David Cameron was tonight flying back to London to address the crisis over phone hacking and police links with the media, after cutting short a two-day visit to Africa.
The Prime Minister said that he would use a statement to the House of Commons tomorrow to set out the detailed terms of a judicial inquiry into the issues raised by the phone-hacking scandal.
But he insisted that he would not allow the furore - which has claimed the jobs of two senior Scotland Yard officers and a number of media executives - to distract his Government from other priorities like the economy, jobs, immigration and welfare.
Speaking in Nigeria ahead of his return to the UK, Mr Cameron insisted that he would ensure action was taken to get to the bottom of the affair.
"I don't under-estimate the problems," he said. "Parts of the media committed dreadful illegal acts, the police have serious questions to answer about potential corruption and about a failed investigation, politicians have been too close to media owners.
"These are big problems but we are a big country and we are going to sort them out. We are going to get to the bottom of them through a judicial inquiry and we are going to make sure that they can't happen again.
"That's the duty of the Government I lead and that is the duty we are going to carry out. The British people want to know that."
Mr Cameron added: "The British people want an independent media acting within the law, they want an independent police force always free to pursue the evidence wherever it goes and politicians who are prepared to work together in the public good to get this problem sorted.
"The British public want that and that is what I am delivering."
But he insisted that dealing with the hacking issue did not mean ministers were "taking our eyes off the ball" on voters' priorities like jobs, welfare reform and immigration.
He highlighted talks he had today with Nigerian President Goodluck Jonathan over the 650 or more of his countrymen currently in British jails. The Nigerian Parliament is to discuss new prisoner transfer arrangements which could see them sent home to serve the remainder of their sentences.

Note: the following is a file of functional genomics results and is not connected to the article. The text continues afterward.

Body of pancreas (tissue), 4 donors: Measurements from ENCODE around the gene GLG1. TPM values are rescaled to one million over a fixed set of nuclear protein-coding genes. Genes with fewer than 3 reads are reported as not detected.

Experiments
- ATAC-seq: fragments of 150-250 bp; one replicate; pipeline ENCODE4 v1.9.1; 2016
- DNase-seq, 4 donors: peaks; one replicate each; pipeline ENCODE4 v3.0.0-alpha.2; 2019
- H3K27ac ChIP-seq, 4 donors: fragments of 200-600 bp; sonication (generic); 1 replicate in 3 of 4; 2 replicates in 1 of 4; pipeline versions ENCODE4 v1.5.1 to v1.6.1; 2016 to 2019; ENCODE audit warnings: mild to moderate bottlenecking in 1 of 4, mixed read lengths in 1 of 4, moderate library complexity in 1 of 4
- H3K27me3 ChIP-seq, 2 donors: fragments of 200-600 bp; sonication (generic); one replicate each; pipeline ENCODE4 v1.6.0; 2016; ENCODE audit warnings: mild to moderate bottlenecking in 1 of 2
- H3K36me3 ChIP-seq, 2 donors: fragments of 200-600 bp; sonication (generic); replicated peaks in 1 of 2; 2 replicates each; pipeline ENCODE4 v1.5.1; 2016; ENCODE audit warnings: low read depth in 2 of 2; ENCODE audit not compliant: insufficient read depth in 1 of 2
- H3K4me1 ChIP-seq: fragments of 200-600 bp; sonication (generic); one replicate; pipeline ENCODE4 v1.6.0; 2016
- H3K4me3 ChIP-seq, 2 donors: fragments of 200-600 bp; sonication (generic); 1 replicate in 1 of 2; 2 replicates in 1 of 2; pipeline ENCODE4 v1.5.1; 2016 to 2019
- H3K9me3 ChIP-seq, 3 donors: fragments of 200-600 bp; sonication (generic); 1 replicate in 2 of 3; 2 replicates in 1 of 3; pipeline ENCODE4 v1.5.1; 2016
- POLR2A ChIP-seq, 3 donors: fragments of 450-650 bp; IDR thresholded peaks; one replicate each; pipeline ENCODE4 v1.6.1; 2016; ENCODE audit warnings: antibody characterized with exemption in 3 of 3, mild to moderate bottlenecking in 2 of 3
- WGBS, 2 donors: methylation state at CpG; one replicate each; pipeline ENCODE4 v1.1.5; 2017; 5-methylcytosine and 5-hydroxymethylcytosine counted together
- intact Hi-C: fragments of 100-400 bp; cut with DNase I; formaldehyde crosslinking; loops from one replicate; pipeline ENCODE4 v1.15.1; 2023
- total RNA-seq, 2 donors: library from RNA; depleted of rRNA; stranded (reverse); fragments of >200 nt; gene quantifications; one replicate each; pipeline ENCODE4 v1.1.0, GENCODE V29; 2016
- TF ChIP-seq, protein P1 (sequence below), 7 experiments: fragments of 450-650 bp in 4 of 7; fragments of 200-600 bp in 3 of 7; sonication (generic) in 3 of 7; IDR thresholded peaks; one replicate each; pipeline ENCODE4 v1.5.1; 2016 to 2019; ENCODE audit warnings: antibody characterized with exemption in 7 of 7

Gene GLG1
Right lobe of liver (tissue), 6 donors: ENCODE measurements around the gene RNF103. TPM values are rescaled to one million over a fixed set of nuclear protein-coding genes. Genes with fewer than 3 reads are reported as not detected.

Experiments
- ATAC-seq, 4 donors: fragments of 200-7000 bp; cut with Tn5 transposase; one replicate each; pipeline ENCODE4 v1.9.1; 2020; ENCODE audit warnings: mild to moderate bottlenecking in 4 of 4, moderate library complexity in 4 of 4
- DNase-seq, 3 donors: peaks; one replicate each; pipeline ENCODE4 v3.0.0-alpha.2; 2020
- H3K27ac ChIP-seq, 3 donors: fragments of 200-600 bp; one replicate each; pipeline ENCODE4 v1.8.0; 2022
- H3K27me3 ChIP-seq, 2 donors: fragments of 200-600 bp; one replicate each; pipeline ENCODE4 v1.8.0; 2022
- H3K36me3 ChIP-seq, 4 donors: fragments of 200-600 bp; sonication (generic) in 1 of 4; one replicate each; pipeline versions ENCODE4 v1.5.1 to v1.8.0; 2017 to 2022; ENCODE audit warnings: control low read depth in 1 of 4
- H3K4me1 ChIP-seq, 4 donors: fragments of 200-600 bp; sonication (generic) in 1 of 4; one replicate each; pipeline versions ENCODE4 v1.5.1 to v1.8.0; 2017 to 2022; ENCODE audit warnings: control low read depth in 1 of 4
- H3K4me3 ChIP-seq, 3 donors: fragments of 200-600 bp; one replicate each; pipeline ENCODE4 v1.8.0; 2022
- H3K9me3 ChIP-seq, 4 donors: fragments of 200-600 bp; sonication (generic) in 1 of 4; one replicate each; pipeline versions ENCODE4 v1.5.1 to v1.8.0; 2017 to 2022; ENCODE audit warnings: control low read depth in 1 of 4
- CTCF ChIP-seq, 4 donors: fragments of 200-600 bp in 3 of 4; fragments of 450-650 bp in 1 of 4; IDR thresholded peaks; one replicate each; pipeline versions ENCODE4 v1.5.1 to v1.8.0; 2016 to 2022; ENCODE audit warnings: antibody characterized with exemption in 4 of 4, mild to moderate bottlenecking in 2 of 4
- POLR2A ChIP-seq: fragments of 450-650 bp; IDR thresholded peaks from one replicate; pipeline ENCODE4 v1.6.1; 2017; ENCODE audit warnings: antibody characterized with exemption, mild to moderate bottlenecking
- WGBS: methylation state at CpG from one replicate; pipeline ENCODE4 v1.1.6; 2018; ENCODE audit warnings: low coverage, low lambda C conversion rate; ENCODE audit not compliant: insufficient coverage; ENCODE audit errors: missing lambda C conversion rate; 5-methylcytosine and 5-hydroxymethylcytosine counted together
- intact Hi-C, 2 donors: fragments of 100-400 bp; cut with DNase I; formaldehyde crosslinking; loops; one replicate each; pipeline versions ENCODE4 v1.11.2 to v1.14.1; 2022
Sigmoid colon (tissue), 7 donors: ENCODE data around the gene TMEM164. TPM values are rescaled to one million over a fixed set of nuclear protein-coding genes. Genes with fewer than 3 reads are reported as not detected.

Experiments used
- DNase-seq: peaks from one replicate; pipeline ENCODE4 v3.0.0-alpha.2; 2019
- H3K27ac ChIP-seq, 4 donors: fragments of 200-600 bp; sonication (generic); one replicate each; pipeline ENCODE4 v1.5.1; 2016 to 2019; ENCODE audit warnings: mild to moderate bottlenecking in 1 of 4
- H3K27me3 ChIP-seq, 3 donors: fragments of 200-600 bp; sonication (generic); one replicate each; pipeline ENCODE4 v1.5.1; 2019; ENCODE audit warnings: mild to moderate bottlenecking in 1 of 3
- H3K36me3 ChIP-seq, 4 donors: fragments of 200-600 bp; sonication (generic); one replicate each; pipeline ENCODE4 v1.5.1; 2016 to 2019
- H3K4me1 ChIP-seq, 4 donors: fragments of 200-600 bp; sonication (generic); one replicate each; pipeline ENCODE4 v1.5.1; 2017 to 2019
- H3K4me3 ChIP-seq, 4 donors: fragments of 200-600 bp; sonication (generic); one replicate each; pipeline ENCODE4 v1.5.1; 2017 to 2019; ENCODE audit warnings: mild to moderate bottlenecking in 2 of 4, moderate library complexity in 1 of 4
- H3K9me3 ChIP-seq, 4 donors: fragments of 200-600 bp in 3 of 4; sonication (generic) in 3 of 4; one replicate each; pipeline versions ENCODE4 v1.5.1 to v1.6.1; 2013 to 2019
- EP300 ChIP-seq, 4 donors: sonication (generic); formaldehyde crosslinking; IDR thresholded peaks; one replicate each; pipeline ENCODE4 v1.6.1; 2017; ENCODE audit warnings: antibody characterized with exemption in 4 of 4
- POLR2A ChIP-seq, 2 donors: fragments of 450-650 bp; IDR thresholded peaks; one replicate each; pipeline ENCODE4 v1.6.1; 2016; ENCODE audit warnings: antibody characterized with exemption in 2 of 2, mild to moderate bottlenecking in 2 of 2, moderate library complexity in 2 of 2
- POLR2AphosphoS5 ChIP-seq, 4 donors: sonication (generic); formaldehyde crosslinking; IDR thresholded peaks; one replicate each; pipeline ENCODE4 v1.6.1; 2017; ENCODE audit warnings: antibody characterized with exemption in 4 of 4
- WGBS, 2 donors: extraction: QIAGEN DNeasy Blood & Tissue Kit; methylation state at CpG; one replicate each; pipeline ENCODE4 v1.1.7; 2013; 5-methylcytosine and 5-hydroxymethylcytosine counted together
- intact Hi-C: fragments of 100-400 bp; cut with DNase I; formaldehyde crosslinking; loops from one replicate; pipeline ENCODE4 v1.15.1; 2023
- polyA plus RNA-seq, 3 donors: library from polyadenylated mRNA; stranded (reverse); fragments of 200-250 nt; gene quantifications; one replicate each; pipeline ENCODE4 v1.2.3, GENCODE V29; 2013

"I want to give reassurance to people back at home," said Mr Cameron. "This is a big problem, but we are going to sort it out.
"At the same time, we are not going to take our eye off the ball of getting our economy to grow, getting jobs for our people and making sure we have got a strong immigration and welfare system and doing all the things that the British people are crying out for."
He was challenged over evidence given by former Metropolitan Police Commissioner Sir Paul Stephenson to a parliamentary committee that a senior official at 10 Downing Street advised him not to tell the PM about the appointment of ex-News of the World journalist Neil Wallis as a media adviser.
Mr Cameron responded: "It wouldn't be normal for the Metropolitan Police Commissioner to share a whole range of operational detail about particular operations with the Prime Minister. I wouldn't expect him to do that.
"What I said to him privately is the same as what I said to him publicly, which is that his force should pursue the evidence wherever it goes. And that, it seems to me, is exactly what it is doing, and that is why there has been the arrests of people including Mr Wallis."
Mr Cameron said that both Sir Paul and assistant Met commissioner John Yates had made "honourable decisions" to resign over their links to Mr Wallis - deputy at the Sunday tabloid when it was edited by former 10 Downing Street communications director Andy Coulson.
He described the death of Sean Hoare, whose body was found in unexplained circumstances at his Watford home yesterday, as a "tragedy" for the former News of the World reporter and his family.
After having lunch with Mr Jonathan, Mr Cameron left the presidential palace at around the time when News Corporation chairman Rupert Murdoch and his son James began to give evidence to the Commons Culture Committee inquiry into phone hacking. Former News International chief executive Rebekah Brooks - a frequent social guest of the PM's - was due to give evidence as his plane took off from Lagos airport.
Mr Cameron had already trimmed a planned five-day tour of four African countries to two days in order to return to London to deal with the aftermath of the hearing. He cut it short by another seven hours to give himself time to prepare to address MPs.
He insisted that he had been able to complete "the key parts of my programme" in both South Africa and Nigeria, despite his truncated itinerary.
Mr Cameron said that he and Mr Jonathan had agreed a "shared agenda" to double trade to £8 billion by 2014 and to work on opening Africa up to free trade.
Britain and Nigeria had sealed "a significant new partnership" on counter-terrorism, which would see the UK advise Mr Jonathan's administration on setting up an emergency contingencies committee along the lines of Cobra in Whitehall.
"We now have the chance for a new era in Britain's relations with Nigeria," said Mr Cameron, who has used his trip to promote trade between the UK and Africa.
He added: "I think it is important for the British Prime Minister and the British Government to get on with the things that really matter for Britain, which is making sure there are jobs and investment and exports.
"Visits like this are an important part of that."